In vivo imaging techniques are powerful tools for evaluating biological systems. Relating image signals to precise molecular phenomena can be challenging, however, due to limitations of the existing optical, magnetic and radioactive imaging probe mechanisms. Here we demonstrate a concept for molecular imaging which bypasses the need for conventional imaging agents by perturbing the endogenous multimodal contrast provided by the vasculature. Variants of the calcitonin gene-related peptide artificially activate vasodilation pathways in rat brain and induce contrast changes that are readily measured by optical and magnetic resonance imaging. CGRP-based agents induce effects at nanomolar concentrations in deep tissue and can be engineered into switchable analyte-dependent forms and genetically encoded reporters suitable for molecular imaging or cell tracking. Such artificially engineered physiological changes, therefore, provide a highly versatile means for sensitive analysis of molecular events in living organisms.
University of Virginia School of Medicine researchers have discovered a rare and powerful type of immune cell in the meninges (protective covering) of the brain that are activated in response to central nervous system injury — suggesting that these cells may play a critical role in battling Alzheimer’s, multiple sclerosis, meningitis, and other neurological diseases, and in supporting healthy mental functioning.
By harnessing the power of the cells, known as “type 2 innate lymphocytes” (ILC2s), doctors may be able to develop new treatments for neurological diseases, traumatic brain injury, and spinal cord injuries, as well as migraines, the researchers suggest. They also suspect the cells may be the missing link connecting the brain and the microbiota in our guts, a relationship that has been shown to be important in the development of Parkinson’s disease.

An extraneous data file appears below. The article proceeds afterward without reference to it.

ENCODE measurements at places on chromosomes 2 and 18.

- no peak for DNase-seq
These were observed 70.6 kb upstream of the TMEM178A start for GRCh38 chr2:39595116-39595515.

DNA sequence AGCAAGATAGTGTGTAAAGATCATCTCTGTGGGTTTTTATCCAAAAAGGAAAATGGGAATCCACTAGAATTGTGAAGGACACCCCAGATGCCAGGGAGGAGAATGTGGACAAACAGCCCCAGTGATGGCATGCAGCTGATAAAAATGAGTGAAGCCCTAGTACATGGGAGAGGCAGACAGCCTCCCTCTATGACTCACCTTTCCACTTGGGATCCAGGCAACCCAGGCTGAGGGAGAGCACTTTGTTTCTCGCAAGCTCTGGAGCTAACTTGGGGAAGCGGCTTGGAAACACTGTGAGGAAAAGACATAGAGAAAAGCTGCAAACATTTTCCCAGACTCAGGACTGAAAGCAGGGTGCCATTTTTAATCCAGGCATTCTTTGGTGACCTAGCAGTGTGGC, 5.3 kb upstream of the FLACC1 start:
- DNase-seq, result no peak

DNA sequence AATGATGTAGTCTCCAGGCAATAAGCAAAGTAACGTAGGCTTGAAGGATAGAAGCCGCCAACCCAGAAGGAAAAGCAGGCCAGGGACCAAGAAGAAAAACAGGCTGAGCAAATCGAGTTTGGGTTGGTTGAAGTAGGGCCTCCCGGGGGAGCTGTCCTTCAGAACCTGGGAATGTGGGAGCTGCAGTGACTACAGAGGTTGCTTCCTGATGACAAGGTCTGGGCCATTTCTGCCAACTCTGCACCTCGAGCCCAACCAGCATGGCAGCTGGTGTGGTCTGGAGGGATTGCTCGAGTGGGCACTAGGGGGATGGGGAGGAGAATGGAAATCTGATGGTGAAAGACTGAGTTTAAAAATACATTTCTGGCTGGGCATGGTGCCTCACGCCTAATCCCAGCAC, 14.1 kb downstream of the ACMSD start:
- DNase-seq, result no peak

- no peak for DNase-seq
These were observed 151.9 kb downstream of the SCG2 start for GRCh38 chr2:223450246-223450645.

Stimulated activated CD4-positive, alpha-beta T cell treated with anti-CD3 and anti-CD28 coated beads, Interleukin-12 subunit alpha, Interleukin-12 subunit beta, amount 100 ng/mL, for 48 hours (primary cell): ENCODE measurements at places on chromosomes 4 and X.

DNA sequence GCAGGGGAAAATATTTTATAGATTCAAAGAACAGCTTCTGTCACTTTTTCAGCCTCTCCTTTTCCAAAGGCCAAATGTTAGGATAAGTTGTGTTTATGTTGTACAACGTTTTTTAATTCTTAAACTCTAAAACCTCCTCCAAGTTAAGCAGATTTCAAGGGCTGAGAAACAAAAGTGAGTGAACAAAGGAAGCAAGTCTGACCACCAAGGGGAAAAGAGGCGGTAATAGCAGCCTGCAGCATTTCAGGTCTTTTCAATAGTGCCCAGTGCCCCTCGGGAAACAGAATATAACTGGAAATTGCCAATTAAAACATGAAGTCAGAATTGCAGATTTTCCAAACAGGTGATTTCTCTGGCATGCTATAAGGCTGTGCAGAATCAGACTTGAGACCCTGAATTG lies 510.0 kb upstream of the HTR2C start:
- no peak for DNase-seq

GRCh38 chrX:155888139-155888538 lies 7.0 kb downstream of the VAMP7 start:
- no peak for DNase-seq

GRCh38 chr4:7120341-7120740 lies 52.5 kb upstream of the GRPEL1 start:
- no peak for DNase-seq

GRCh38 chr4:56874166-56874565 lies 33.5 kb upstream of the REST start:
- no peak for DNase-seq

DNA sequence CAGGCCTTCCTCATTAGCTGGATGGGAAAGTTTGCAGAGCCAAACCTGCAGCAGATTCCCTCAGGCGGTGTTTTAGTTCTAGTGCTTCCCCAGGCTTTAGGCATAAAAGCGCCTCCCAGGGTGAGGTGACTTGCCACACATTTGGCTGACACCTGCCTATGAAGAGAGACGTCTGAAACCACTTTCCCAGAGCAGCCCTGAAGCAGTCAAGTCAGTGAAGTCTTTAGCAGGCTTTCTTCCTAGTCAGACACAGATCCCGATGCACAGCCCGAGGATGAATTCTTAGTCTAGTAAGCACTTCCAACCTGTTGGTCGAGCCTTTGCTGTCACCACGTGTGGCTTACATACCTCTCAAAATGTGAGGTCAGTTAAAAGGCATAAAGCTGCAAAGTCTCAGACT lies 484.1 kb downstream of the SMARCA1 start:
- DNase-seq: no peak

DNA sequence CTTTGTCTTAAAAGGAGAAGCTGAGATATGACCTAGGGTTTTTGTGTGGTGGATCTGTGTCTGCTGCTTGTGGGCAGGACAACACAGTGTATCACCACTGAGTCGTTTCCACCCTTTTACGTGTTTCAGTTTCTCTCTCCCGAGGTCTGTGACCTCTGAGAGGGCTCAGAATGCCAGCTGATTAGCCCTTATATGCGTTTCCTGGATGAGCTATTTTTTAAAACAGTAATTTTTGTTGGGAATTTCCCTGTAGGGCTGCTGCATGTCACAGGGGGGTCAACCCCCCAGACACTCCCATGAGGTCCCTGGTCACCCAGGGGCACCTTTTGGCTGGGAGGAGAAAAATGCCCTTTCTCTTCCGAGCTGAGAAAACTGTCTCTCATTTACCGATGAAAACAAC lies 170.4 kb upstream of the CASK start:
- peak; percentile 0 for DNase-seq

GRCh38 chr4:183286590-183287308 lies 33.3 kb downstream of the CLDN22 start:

Important immune roles
ILC2 cells have previously been found in the gut, lung, and skin, the body’s barriers to disease. Their discovery by UVA researcher Jonathan Kipnis, PhD, in the meninges, the membranes surrounding the brain, comes as a surprise. They were found along the same vessels discovered by the Kipnis lab last year, which showed that the brain and the immune system are directly connected.
“This all comes down to immune system and brain interaction,” said Kipnis, chairman of UVA’s Department of Neuroscience. These where previously believed to be not communicating, but not only are these [immune] cells present in the areas near the brain, they are integral to its function, Kipnis said.
Immune cells play several important roles within the body, including guarding against pathogens, triggering allergic reactions, and responding to spinal cord injuries. But its their role in the gut that makes Kipnis suspect they may also be serving as a vital communicator between the brain’s immune response and our microbiomes (microbes in the body). That could be very important, because our intestinal flora is critical for maintaining our health and well being.
“These cells are potentially the mediator between the gut and the brain. They are the main responder to microbiota changes in the gut,” Kipnis said. “They may go from the gut to the brain, or they may just produce something that will impact those cells. We know the brain responds to things happening in the gut. Is it logical that these will be the cells that connect the two? Potentially.”
The findings have been published online by the Journal of Experimental Medicine. The work was supported by a National Institutes of Health grant.
Abstract of Characterization of meningeal type 2 innate lymphocytes and their response to CNS injury
The meningeal space is occupied by a diverse repertoire of immune cells. Central nervous system (CNS) injury elicits a rapid immune response that affects neuronal survival and recovery, but the role of meningeal inflammation remains poorly understood. Here, we describe type 2 innate lymphocytes (ILC2s) as a novel cell type resident in the healthy meninges that are activated after CNS injury. ILC2s are present throughout the naive mouse meninges, though are concentrated around the dural sinuses, and have a unique transcriptional profile. After spinal cord injury (SCI), meningeal ILC2s are activated in an IL-33–dependent manner, producing type 2 cytokines. Using RNAseq, we characterized the gene programs that underlie the ILC2 activation state. Finally, addition of wild-type lung-derived ILC2s into the meningeal space of IL-33R−/− animals partially improves recovery after SCI. These data characterize ILC2s as a novel meningeal cell type that responds to SCI and could lead to new therapeutic insights for neuroinflammatory conditions.